• Then I gave students 3 colored pencils: a red, a yellow, and a blue. For the next 15 minutes they watched the video below and followed along. A few days earlier, I filmed it with an iPad Mini and a shotgun microphone in two takes. I combined the clips with iMovie, but the simple Youtube editor would have worked too.

  • While they watched on the big screen, I could walk around and make sure they were coloring properly. I paused a couple times to keep them on-track and briefly answer questions. That was a whole lot easier than repeating the same coloring routine 4 times today. 


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Posted by on in Flipped Classroom

jigsaws I always liked the concept of jigsaw activtities: to give students more ownership of their learning, to use class time differently, to invite some creativity, etc. The Expert Groups meet for 1 or more class periods to learn about a sub-topic and to prepare a short presentation about it. Then students break into the Home Groups to spend another class period or two teaching each other. However, in real life these activities can quickly get messy and unproductive: 

  • Some students read their material more slowly than others; other students rush through the individual work in their Expert Group.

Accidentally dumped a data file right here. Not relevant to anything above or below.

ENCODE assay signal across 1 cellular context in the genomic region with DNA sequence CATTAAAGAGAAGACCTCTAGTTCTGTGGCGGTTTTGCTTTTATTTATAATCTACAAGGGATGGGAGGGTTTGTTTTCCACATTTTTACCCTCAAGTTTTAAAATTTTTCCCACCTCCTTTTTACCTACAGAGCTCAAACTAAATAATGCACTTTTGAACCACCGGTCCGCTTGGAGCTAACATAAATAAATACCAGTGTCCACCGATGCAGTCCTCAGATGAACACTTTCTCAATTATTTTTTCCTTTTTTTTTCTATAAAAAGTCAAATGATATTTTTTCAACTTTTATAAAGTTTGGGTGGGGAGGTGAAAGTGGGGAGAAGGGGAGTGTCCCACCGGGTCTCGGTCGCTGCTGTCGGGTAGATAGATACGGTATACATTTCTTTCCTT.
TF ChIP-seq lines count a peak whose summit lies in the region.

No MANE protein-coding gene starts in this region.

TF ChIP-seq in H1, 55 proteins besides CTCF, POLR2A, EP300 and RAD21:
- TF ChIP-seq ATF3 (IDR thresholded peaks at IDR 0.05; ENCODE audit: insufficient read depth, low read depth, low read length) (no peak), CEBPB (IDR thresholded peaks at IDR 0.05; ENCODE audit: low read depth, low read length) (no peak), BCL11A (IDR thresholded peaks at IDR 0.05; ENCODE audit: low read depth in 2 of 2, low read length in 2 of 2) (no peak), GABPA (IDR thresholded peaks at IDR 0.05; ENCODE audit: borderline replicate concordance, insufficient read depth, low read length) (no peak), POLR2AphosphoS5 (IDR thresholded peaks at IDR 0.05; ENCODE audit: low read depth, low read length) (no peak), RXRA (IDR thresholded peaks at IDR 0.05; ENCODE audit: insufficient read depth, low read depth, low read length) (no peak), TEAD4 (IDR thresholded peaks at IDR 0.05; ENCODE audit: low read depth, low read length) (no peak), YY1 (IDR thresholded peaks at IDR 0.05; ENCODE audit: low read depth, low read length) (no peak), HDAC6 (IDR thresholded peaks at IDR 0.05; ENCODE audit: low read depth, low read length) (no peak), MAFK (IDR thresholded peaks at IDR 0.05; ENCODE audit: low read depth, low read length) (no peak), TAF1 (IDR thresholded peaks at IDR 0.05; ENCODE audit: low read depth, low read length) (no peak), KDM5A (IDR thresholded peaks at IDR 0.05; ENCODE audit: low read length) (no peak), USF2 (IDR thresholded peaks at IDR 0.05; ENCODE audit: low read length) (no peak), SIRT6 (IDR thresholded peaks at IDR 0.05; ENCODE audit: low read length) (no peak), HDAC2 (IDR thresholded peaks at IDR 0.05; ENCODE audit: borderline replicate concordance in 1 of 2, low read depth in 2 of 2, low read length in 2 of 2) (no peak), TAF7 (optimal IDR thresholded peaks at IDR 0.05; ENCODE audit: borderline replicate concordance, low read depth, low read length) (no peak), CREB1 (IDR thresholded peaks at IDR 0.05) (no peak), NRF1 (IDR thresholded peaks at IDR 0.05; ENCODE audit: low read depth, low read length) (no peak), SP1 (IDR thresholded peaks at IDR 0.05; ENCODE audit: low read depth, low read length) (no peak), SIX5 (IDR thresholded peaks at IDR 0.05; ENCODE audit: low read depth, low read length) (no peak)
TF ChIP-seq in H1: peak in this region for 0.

• The volume level in the classroom distracts some students as they try to learn their topic for the first time.
  • What about students that were absent on the learning day? Jigsaws typically take 2 or 3 days to complete, so you get the problem of a student who missed the time in their Expert Group... what's he/she supposed to do now?

 If you flip your jigsaws, then the Expert Groups can learn the material outside the classroom, at their own pace and with as much multimedia as you provide. Give them a couple nights to watch / listen to / read whatever you provide. Each student takes the time he/she needs, in a more appropriate location, regardless of their attendance at school. The small group peer pressure should help ensure that most or all come to class prepared. Let the Expert Groups meet briefly (less than a class period) to prepare and align their mini-presentations -- this is an important quality assurance step.  Then break student into the Home Groups and let the teaching begin!   


organizationThe Civil War Trust has a fantastic set of informational videos about various aspects of the war.  Last June, I used these topics for the Expert Groups in a flipped jigsaw. I'm very glad that I assigned such short videos, because students re-watched them to improve their understanding. We use Schoology, which allowed me to individually assign videos. On a regular website you could list all the video links on the same page, and then list the names of individuals or groups next to their assigned video.

 I believe this strategy will work for veteran flippers AND any first-timers.  You don't need to establish a special grading policy, quiz format, or website.  It can be a good way to try different video formats and providers (some watch a Youtube clip, others view a TEDTalk, etc.), and introduce your students to this kind of homework. If the flipping flops, then you can walk away without having wasted much time and effort. If it flipping rocks, then build on the strengths and lessons of this experience to try again with your next unit!